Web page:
Biofabrication of the vascularised osteogenic niche

Jun 29, 2022, 11:50 AM
Room: S2

Room: S2


Parmentier, Laurens (Polymer Chemistry and Biomaterials Group, Centre of Macromolecular Chemistry (CMaC), Department of Organic and Macromolecular Chemistry, Ghent University, Ghent, Belgium )


"The establishment of vascularisation is one of the current challenges, especially in critically sized bone defects [1,2]. Therefore, the aim of the present work is to develop a biomimetic hydrogel scaffold mimicking the bone osteoid in which proper vasculature is induced in order to maximally stimulate osteogenic regeneration. Thiol-ene step-growth photocrosslinking was herein selected to enable superior control, homogeneous network formation and lower radical concentrations compared to traditional chain-growth systems [3]. The networks were benchmarked against traditional chain-growth systems in a physico-chemical and an in vitro osteo- and angiogenic evaluation.

For osteogenic purposes, a novel norbornene-modified aminated gelatin was developed with a degree of substitution of 135% compared to the amount of amines present in native gelatin type B (by addition of only 1.2 equivalents of norbornene carboxylic acid). It is, to the best of our knowledge, the highest substitution reported for norbornene-functionalised gelatins [4]. Thiol-ene crosslinking with thiolated gelatin as cell-interactive crosslinker resulted in networks with full norbornene conversion and a gel fraction of 99%. The increase in storage modulus compared to non-aminated thiol-ene and gelatin-methacryloyl systems (through reaction with the same amount of equivalents) was attributed to an increase in chemical crosslinking (1.8-fold and 4.6-fold respectively) and a decrease of swelling (3.2-fold and 2.9-fold). The biodegradation properties of this hydrogel were preserved and direct contact cell viability data indicated an extended morphology and excellent biocompatibility (96% viability after 7 days). Osteogenic differentiation seeding tests indicated an increase in alkaline phosphatase (ALP) production after 7 days (2.8-fold and 1.5-fold) and a rise in calcium deposition after 21 days (5.2-fold and 1.7-fold). In addition, the incorporation of amorphous calcium phosphate into the thiol-ene hydrogel further contributed to the osteogenicity (1.1-fold increase in ALP-production and 1.2-fold increase in stem cell-based calcium deposits).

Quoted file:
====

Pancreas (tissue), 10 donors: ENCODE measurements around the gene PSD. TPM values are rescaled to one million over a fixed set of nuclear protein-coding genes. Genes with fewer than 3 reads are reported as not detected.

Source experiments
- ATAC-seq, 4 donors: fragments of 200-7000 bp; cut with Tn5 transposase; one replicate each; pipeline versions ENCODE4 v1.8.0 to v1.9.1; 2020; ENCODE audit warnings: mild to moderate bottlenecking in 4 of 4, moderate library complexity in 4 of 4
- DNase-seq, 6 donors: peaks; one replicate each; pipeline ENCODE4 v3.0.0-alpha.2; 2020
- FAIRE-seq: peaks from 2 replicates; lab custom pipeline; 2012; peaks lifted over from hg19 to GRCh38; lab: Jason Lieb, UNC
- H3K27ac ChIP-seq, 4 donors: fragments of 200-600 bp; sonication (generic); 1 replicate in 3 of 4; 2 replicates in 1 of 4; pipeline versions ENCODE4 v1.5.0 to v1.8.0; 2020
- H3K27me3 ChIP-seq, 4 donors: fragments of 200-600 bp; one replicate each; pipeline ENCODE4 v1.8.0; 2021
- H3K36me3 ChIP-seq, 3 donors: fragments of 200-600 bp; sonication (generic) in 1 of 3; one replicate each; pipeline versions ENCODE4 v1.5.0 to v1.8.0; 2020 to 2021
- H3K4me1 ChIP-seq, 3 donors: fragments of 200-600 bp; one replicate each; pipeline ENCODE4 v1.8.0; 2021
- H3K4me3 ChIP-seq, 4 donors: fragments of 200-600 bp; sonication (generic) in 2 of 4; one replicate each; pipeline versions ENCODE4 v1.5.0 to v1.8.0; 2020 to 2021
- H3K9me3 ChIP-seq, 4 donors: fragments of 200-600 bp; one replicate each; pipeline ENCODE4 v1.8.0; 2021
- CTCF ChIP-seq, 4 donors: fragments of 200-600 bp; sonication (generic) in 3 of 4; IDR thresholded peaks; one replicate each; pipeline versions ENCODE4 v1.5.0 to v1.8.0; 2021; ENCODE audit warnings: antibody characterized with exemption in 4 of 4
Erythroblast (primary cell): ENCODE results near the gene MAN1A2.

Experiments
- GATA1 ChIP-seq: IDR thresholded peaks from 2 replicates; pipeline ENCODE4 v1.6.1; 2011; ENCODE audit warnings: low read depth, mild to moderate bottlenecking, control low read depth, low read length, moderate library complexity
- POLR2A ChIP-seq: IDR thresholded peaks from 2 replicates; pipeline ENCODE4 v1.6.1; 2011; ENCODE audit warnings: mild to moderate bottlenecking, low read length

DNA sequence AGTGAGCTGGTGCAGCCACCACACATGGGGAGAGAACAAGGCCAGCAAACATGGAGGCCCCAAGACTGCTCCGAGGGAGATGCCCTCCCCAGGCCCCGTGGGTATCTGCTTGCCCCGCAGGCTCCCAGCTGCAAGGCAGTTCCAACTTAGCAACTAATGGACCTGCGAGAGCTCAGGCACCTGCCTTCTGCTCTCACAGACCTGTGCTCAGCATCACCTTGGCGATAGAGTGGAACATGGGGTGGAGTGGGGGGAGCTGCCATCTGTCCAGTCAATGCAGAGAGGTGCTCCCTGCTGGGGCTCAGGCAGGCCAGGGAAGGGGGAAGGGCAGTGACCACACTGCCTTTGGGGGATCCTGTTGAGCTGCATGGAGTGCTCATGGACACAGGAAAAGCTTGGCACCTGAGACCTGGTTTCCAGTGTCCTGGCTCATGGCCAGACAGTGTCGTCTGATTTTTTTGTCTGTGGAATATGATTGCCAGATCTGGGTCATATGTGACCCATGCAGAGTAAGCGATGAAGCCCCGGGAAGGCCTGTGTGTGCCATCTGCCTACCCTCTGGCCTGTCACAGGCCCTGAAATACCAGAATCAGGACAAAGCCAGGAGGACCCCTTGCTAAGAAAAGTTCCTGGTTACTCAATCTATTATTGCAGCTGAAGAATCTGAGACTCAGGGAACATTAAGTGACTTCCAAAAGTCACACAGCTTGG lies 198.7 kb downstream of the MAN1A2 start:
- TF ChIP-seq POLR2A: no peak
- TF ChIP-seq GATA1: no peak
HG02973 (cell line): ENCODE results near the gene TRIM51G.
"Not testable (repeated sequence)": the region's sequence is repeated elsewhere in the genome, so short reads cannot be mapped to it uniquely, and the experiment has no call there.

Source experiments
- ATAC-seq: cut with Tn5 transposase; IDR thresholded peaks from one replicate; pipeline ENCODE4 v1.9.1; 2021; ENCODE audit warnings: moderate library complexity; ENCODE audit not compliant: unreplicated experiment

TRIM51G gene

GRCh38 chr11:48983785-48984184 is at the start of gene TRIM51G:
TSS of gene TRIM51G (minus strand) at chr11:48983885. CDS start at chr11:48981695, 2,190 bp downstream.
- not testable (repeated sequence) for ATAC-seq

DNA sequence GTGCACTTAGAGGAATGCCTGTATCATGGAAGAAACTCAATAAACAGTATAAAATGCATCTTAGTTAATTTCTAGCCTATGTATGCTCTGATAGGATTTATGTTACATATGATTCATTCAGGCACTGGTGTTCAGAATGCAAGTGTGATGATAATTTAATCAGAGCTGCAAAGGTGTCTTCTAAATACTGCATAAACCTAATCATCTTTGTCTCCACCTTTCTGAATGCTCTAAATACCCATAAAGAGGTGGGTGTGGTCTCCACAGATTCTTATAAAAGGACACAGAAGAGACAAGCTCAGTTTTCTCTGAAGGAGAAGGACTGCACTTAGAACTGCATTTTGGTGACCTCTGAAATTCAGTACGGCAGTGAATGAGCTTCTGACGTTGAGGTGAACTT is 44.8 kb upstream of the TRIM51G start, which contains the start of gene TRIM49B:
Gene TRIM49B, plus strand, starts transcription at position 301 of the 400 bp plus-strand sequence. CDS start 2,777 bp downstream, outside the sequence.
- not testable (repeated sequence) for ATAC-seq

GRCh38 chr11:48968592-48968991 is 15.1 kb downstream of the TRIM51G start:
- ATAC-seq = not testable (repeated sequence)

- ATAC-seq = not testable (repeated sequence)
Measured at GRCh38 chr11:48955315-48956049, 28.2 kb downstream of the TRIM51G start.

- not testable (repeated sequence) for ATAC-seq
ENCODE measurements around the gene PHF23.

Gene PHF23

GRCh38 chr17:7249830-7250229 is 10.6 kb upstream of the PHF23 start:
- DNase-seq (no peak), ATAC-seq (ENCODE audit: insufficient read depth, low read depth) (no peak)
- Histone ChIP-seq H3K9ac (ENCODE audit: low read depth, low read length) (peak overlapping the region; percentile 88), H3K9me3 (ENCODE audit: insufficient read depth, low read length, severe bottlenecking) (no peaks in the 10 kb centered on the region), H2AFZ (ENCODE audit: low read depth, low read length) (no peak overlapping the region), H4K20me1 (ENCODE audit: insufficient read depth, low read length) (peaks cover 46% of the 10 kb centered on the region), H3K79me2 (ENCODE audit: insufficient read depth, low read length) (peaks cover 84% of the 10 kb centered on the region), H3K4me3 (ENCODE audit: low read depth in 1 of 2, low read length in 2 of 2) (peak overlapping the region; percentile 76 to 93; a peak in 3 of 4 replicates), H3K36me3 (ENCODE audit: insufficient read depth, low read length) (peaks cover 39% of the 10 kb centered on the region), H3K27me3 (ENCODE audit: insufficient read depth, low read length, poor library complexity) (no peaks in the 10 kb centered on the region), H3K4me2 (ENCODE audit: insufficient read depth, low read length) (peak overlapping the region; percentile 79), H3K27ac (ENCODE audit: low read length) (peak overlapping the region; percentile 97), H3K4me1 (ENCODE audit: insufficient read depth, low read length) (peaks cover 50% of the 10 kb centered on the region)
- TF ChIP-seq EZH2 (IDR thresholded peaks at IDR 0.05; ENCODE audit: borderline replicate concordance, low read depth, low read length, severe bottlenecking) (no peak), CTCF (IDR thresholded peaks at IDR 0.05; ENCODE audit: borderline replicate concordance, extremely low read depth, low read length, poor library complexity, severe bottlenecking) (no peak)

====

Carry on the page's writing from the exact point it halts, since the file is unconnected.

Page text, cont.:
Thiol-ene systems were also benchmarked against chain-growth systems with regard to angiogenic stimulation. The homogeneous networks showed similar attachment, yet a more pronounced vascular signalling capacity in terms of fibroblast growth factor-1 (1.7-fold increase after 1 day) and epidermal growth factor (1.2-fold increase after 1 day) secretion compared to the more heterogeneous chain-growth networks which signalled mainly through the production of placental growth factor (2-fold increase after 1 day). Moreover, the thiol-ene networks showed an increased seeded endothelial cell viability (1.2-fold after 7 days) and metabolic activity (1.3-fold after 7 days). The incorporation of human placenta substrate to the thiol-ene networks greatly stimulated the sprout junction density, the total tube length and the number of branches within the developed vascular network in these hydrogels.

The results show that highly controlled networks could be created with tailored topology and viscoelastic behaviour which can stimulate angio- and osteogenesis. Ongoing work focusses on the processing of these hydrogels as bio-inks through extrusion-based 3D-printing and evaluation of the 3D-printed constructs towards vascularised osteogenesis.

[1] Parmentier L, et al. Materials, 2020;
[2] Nguyen LH, et al. Tissue Eng Part B Rev, 2012;
[3] Hoyle C, Bowman C. Angew Chem Int Ed, 2010;
[4] Van Hoorick, J, et al., Macromol Rapid Commun, 2018."


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